Always Be Dancing Expressive Arts

Yoga and Flamenco for Every/body


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Mindful Book Reviews by Eve: Winston Wallaby Can’t Stop Bouncing: what to do about hyperactivity in children including those with ADHA, SPD and ASD by K.I. Al-Ghani and Joy Beaney

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Another great book from author K.I Al-Ghani (this time with Joy Beaney) and illustrated by Haitham Al-Ghani. Right off the bat, I was taken with the boldly outlined cartoon-like images that are presented in a frame-by-frame format. This is so effective and the drawings are so expressive that words are not even needed. Also, I think it is really fun that the main character is a wallaby!

The overlying message of this book is that it is OK to be you and that inclusion is cool. The book makes what many people think of as not the norm, the norm, and that acceptance is the way to go. I love that. There are so many effective, adaptive ideas offered in the book to help those with ADHD/SPD/ASD find peace, a way to express themselves that others can hear and for others to be open-eared, compassionate and friendly. This is a great book. Everyone should read it and share it. Above all our differences, we are all the same, humans,  with a right to live our lives as we are. Be caring! Be kind! Be creative! That’s cool!

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Mindful Book Reviews by Eve: Late summer reviews of books from Singing Dragon & Jessica Kingsley Publishers

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Robin And The White Rabbit: A story to help children with Autism to talk about their feelings and join in by Emma Lindström & Åse Brunström; Illustrated by Emma Lindström

This is a very engaging book for children, parents and teachers to help children with Autism to communicate their feelings more clearly and to enable them to fit in more comfortably with their peers. To accompany the text, there are some great illustrated effects. One of my favorites, is the clear bubble that Robin is inside, given a pictorial depiction of alone-ness and separation. The illustrations, which are a cross between realism and cartoon, are sweet and I do like how the main character, Robin, is quite androgynous and therefor quite gender-less, making the book very open minded and inclusive. To bring Robin out of confusion and distress, the kind white rabbit

offers a non-threatening and simple visual system that can be used to help express feelings. This is beneficial for many children on the spectrum, as they find picture cards an accessible way to describe their feelings. These pictures offer them choices which can always be rearranged to allow for change.

This book is an excellent resource for families and schools. I highly recommend it, not only for children on the spectrum, but also as a tool for opening up the dialogue with young children on how to be more aware of other peoples needs and how there is not just one way to learn something.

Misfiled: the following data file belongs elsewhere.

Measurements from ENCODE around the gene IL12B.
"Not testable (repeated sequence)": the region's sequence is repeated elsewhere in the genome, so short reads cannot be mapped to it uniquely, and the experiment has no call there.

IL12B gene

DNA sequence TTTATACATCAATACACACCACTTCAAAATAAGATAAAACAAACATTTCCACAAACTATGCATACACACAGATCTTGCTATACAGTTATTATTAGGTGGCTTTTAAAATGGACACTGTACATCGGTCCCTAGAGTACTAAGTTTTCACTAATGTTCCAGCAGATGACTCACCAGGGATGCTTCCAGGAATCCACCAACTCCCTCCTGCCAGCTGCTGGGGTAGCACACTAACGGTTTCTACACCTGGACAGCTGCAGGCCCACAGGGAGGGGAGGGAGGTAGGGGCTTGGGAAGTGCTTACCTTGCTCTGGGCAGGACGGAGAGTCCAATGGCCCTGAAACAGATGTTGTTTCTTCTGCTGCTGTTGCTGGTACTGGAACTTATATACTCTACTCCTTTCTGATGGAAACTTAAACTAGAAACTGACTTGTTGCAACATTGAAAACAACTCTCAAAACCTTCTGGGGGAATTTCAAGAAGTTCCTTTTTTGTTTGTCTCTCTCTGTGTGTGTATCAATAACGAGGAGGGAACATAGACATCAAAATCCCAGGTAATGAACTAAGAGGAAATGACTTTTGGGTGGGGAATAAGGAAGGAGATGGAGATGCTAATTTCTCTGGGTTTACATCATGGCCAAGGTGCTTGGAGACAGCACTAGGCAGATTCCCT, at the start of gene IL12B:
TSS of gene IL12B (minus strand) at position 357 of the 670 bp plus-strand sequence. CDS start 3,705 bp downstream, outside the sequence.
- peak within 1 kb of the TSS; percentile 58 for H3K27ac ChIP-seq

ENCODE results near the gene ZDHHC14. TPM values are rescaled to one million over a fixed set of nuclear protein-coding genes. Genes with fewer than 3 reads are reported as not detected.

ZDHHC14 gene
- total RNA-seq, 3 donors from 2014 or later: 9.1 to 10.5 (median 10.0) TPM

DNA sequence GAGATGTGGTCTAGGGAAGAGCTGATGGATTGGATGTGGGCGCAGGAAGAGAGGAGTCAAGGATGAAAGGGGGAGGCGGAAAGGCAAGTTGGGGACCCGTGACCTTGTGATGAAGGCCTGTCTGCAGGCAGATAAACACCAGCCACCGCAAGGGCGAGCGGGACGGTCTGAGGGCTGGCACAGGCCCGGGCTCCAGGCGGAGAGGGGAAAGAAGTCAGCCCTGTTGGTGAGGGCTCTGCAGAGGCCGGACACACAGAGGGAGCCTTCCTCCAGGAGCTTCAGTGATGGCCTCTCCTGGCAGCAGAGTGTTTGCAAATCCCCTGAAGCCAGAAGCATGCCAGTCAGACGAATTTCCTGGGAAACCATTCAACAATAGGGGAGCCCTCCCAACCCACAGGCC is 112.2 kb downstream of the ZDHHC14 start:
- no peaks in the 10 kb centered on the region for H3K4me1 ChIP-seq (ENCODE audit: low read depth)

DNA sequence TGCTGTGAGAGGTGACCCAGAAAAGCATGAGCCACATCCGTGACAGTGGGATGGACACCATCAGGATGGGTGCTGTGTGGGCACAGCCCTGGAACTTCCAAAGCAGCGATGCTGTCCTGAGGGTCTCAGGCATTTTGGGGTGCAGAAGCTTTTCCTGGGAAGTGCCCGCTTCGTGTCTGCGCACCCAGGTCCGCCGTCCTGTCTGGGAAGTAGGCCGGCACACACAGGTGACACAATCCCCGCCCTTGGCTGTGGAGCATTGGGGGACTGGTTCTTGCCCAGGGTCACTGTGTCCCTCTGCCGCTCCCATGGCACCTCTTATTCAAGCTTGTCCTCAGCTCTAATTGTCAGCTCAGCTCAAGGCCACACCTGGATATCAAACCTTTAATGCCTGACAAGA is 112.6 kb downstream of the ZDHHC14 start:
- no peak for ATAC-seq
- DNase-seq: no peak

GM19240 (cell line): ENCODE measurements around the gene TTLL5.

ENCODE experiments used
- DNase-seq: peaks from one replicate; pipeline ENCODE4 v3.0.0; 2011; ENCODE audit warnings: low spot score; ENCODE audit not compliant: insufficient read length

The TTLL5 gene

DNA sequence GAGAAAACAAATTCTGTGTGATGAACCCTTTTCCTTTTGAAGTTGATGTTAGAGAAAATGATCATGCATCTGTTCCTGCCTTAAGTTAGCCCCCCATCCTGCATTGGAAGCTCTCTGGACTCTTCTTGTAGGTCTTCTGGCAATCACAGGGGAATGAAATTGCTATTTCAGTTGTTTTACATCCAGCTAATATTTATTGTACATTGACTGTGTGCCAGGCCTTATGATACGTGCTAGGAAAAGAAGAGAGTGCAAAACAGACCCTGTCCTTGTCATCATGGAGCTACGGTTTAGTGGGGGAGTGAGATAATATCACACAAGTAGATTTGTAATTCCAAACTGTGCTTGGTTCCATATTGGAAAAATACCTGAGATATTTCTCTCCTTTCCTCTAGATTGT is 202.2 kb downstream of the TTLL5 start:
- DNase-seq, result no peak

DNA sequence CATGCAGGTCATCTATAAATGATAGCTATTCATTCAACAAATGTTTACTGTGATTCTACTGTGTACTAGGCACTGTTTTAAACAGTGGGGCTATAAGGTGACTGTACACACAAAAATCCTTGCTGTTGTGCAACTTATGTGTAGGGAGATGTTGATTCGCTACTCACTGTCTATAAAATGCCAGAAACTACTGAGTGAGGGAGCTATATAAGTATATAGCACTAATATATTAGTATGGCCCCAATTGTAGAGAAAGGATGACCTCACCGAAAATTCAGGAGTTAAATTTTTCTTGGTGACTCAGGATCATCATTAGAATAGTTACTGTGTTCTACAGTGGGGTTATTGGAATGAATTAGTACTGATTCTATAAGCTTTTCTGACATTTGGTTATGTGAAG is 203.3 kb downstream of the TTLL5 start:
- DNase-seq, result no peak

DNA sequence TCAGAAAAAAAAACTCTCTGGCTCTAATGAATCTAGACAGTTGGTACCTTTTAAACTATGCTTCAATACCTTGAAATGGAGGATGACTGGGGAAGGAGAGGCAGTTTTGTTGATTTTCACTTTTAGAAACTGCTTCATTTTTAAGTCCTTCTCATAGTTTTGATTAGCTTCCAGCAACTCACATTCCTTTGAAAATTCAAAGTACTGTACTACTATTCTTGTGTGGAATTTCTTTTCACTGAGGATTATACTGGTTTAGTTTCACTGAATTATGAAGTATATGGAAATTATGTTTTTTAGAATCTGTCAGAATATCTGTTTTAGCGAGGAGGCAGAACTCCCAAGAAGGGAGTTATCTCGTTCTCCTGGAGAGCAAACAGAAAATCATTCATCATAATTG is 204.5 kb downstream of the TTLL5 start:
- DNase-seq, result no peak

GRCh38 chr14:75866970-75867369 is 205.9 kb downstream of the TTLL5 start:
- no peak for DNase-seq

The Red Beast: Controlling Anger in Children with Asperger’s Syndrome by K.I. Al-Ghani; Illustrations by Haitham Al-Ghani

Through clear text and captivating illustrations, this book shows you what it is like to blow your top and then how to notice the anger and how to shrink it. The text melds beautifully with the illustrations and you get pulled right into the full expression of rage. The illustrations are great! I love the colored pencil/crayon scratch effect and the red that is chosen is a deep, satisfying hue, which give a perfect visual representation of anger. A take away from this book is definitely the overall feeling of compassion and acceptance.

I highly recommend this book. We all get angry sometime and this is a book is a great one to have in your toolkit for anger management strategist. At the back of the book, there are listed even more useful strategies.

Frog’s Breathtaking Speech: How children (and frogs) can use yoga breathing to deal with anxiety, anger and tension by Michael Chissick; Illustrations by Sarah Peacock

This book is a great introduction to stress relief for pre-schoolers and elementary aged children and is so usable by both non-practitioners and yoga teachers alike. It can be easily integrated into the classroom for some self-esteem enhancement and mindfulness. This book uses adorable watercolor and ink illustrations to increase children’s awareness of their own breath and affects of stress on their bodies, minds and energy and clearly instructs on accessible breathing strategies for all children. A nice bonus is that at the back of the book, there are illustrations for the yoga postures that accompany the breath-work.

I highly recommend this, one of the many awesome books by the dynamic duo of author, Michael Chissick, and illustrator, Sarah Peacock. Together they have filled a void in yoga and mindfulness for children with their picture books that clearly present techniques to reduce stress and increase peace of mind.